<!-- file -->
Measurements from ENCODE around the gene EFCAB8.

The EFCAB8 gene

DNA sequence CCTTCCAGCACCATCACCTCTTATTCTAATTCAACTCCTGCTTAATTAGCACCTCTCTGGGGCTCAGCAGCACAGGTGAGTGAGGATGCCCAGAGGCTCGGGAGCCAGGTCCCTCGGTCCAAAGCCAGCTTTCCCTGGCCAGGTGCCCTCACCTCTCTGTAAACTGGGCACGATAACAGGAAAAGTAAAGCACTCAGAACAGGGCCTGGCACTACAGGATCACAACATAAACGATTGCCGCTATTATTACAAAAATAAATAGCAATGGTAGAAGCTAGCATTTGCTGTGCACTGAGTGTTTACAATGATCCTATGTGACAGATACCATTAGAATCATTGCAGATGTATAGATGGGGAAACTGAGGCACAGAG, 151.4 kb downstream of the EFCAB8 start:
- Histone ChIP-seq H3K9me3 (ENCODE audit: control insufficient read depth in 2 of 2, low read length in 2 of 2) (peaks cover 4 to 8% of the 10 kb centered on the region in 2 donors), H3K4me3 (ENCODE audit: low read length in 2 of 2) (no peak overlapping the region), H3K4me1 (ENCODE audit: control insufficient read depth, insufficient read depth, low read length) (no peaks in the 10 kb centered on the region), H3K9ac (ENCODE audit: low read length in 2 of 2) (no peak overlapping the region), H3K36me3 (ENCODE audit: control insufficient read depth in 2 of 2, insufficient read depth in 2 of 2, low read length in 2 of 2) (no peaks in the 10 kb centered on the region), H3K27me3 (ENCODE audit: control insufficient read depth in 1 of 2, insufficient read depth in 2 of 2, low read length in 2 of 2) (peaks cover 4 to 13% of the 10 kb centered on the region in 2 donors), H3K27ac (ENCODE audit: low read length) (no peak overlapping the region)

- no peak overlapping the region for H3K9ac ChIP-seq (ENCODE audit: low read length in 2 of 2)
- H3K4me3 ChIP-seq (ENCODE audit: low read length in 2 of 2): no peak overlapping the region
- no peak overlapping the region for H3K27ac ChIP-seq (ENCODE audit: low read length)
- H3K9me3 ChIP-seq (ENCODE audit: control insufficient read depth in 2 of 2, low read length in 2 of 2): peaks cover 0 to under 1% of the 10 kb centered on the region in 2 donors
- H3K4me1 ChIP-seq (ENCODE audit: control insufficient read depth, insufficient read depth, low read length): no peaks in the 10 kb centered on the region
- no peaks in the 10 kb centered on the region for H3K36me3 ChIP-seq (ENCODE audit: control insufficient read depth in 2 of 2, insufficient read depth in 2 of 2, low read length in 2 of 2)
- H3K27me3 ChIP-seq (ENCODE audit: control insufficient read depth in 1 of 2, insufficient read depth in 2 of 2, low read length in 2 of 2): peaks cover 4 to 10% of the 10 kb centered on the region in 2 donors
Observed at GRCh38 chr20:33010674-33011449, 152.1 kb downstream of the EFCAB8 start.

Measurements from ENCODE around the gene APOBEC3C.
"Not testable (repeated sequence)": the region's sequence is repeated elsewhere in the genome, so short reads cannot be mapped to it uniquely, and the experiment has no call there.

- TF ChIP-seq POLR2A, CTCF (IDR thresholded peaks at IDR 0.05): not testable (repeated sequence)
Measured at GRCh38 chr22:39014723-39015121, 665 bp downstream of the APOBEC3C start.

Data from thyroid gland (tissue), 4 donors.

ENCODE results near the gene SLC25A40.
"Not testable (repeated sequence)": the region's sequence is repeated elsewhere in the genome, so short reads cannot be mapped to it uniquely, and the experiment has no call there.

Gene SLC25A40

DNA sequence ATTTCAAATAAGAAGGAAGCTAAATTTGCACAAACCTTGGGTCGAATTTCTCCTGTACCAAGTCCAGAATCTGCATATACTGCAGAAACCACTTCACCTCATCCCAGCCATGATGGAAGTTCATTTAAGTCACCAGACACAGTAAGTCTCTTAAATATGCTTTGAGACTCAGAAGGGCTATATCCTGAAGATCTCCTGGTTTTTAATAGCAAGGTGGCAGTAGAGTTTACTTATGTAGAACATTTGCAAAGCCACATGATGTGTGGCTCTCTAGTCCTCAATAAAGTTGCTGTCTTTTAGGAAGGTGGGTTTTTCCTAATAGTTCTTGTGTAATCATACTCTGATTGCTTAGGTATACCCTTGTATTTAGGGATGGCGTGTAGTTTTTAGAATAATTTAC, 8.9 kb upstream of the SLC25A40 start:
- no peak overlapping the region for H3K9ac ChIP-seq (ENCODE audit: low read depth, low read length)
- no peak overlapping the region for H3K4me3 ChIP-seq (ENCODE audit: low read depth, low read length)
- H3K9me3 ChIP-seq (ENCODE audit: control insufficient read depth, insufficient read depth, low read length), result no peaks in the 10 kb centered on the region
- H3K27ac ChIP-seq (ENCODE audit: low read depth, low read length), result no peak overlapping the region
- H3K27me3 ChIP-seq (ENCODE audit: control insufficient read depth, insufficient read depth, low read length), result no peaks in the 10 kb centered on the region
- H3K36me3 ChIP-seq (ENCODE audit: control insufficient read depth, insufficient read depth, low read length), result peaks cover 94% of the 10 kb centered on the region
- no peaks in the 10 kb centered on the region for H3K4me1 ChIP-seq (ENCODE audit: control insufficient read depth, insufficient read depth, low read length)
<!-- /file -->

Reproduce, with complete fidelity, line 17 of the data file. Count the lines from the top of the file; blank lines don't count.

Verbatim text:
Data from thyroid gland (tissue), 4 donors.